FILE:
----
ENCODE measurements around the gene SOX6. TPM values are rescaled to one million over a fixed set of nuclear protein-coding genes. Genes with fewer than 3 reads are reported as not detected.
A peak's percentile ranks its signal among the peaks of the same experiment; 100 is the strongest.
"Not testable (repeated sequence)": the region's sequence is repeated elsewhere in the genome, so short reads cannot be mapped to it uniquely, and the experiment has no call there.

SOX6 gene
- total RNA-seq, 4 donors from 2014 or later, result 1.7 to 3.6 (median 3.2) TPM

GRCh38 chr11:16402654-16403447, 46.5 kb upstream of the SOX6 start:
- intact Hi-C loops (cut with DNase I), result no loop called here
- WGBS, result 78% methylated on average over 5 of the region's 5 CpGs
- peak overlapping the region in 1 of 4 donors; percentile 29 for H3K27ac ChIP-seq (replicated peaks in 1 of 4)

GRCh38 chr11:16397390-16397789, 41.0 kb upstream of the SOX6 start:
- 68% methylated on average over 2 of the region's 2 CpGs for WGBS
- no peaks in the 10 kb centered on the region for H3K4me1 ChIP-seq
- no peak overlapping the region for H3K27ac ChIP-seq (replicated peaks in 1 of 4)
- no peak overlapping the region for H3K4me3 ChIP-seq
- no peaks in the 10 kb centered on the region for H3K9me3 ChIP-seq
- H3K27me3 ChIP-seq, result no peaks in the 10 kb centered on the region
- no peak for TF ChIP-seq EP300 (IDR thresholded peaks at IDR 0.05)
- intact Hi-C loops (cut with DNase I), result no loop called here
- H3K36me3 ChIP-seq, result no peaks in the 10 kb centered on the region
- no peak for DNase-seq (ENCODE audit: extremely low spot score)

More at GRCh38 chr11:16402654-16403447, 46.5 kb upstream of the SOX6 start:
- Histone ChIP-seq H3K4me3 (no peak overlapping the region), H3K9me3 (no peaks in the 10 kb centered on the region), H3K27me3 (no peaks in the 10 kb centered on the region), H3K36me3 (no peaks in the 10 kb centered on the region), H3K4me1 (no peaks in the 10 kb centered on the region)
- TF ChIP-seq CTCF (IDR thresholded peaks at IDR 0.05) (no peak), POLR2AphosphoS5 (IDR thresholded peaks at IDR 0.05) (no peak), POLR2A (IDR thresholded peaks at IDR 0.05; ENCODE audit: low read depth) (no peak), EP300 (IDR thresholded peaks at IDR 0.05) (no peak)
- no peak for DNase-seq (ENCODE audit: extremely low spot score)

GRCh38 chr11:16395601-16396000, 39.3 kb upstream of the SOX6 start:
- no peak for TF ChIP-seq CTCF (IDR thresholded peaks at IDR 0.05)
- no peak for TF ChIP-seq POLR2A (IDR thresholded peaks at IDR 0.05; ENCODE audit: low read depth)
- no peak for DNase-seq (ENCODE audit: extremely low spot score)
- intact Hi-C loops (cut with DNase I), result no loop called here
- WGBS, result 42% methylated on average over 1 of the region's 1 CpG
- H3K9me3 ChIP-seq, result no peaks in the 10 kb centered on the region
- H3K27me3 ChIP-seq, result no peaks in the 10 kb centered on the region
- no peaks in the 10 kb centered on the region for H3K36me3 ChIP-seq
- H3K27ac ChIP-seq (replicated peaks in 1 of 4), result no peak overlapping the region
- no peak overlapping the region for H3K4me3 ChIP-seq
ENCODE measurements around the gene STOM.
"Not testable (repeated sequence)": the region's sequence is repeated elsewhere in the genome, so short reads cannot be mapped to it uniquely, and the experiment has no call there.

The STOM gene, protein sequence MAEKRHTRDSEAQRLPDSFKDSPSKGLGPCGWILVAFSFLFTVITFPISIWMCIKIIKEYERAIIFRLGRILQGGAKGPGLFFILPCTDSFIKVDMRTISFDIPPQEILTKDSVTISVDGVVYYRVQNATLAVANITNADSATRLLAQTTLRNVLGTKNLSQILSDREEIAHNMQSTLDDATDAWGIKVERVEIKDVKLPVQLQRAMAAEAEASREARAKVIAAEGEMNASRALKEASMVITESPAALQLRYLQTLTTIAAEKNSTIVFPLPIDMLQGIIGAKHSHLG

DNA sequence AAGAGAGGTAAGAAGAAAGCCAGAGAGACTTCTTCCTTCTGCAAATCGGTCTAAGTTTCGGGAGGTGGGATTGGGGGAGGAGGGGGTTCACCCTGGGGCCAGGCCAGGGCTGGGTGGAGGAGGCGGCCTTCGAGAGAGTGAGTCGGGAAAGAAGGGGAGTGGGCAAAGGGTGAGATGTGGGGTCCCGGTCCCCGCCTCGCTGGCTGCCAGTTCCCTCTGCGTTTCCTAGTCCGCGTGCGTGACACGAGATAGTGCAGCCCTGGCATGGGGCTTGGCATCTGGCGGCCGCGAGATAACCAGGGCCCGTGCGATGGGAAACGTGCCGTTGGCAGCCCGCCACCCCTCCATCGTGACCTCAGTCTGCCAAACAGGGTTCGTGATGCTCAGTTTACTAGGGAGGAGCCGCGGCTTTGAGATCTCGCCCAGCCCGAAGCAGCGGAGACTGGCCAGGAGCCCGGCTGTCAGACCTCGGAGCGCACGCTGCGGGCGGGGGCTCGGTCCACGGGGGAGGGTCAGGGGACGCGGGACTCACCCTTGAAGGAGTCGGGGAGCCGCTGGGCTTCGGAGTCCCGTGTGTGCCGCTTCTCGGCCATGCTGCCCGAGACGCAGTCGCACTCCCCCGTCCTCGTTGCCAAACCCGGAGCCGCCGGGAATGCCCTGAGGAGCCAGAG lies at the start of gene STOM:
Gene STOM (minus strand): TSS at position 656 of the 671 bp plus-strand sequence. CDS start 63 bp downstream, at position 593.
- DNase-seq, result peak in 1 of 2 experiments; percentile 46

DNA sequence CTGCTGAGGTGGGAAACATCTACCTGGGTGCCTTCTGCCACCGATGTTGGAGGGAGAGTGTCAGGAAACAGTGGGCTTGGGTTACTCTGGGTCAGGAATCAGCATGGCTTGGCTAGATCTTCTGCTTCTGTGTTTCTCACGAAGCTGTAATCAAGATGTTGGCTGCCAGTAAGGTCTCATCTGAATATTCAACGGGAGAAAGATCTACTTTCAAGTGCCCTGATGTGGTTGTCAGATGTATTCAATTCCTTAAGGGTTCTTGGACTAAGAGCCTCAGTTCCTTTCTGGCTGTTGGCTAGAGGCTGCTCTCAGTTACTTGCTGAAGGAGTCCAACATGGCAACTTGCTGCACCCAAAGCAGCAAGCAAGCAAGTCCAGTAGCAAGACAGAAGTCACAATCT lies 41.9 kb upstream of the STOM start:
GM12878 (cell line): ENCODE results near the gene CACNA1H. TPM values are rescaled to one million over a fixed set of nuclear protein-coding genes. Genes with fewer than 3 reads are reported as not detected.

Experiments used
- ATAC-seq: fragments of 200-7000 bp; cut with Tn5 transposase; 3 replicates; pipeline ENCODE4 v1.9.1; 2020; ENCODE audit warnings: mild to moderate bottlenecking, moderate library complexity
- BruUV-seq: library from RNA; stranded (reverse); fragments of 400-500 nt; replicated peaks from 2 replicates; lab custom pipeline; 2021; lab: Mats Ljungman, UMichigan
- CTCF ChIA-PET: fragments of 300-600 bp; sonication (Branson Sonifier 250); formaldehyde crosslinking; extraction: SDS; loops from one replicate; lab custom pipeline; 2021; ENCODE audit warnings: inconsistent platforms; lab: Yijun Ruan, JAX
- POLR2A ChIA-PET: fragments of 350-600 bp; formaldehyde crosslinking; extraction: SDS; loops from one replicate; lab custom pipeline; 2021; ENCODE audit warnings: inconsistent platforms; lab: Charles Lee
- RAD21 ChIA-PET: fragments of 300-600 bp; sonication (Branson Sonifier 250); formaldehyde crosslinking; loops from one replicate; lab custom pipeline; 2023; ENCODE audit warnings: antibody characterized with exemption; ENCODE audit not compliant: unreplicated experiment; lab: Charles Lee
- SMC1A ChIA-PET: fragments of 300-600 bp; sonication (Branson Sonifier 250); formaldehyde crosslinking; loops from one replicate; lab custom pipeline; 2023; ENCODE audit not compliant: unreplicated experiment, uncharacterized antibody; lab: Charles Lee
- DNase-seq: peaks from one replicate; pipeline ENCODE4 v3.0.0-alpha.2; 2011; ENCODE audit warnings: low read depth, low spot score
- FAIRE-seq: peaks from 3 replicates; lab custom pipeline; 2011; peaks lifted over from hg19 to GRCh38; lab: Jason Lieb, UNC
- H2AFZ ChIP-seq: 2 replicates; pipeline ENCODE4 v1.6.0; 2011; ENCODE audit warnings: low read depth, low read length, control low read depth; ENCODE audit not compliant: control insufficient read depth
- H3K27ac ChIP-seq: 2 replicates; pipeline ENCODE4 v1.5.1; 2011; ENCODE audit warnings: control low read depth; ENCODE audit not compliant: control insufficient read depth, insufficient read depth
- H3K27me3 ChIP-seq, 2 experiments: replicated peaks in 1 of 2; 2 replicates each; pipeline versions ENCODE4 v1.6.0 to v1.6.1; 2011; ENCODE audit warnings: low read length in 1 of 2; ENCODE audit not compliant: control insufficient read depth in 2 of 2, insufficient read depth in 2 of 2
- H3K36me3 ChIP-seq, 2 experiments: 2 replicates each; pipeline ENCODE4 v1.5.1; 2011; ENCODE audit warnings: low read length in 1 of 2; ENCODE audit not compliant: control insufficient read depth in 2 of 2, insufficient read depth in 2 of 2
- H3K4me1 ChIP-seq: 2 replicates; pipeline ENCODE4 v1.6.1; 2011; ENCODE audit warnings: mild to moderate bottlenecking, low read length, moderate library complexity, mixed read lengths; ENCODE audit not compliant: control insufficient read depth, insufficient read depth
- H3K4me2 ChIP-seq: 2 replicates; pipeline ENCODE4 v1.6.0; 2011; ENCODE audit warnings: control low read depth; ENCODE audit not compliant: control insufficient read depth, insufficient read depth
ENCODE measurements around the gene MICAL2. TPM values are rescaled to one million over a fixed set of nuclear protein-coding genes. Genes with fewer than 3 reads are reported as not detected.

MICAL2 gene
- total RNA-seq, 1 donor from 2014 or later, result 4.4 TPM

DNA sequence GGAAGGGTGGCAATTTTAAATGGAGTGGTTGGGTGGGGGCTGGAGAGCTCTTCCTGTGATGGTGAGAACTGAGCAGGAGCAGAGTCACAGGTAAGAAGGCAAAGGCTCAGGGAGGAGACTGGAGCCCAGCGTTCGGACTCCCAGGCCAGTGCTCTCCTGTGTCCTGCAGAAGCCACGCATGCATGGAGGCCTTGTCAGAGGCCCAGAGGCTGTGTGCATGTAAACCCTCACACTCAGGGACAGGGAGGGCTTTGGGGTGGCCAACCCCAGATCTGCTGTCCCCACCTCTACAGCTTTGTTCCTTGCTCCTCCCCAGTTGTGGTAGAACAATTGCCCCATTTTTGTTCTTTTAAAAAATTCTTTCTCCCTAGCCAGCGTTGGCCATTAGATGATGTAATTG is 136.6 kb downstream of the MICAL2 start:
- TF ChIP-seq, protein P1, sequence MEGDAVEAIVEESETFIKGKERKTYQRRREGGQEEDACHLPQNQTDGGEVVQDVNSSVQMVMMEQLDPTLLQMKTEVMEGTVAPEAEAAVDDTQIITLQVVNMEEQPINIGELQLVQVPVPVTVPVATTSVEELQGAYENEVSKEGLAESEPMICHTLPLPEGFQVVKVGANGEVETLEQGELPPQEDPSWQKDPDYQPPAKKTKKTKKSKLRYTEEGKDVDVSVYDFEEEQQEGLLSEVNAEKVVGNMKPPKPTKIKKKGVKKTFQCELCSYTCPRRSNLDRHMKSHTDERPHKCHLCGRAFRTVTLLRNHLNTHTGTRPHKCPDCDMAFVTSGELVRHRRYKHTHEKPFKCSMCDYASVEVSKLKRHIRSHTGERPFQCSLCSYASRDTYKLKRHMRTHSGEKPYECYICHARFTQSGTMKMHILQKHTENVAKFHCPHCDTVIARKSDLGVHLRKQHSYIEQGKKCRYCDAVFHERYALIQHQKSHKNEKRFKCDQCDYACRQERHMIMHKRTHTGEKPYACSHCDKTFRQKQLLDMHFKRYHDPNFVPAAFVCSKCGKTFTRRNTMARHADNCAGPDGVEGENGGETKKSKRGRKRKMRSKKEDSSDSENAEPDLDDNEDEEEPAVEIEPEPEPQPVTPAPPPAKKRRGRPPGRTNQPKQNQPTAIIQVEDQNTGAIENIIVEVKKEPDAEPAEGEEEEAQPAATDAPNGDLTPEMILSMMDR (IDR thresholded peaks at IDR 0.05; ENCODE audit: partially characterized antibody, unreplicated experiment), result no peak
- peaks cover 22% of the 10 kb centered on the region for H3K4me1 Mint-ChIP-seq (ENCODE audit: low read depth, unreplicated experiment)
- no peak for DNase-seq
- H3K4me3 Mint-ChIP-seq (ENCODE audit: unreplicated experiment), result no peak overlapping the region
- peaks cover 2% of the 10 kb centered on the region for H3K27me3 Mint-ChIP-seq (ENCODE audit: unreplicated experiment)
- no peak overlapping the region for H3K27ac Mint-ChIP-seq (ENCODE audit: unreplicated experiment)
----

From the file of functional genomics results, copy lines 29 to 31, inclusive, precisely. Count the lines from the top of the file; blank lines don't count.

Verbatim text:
- intact Hi-C loops (cut with DNase I), result no loop called here
- WGBS, result 42% methylated on average over 1 of the region's 1 CpG
- H3K9me3 ChIP-seq, result no peaks in the 10 kb centered on the region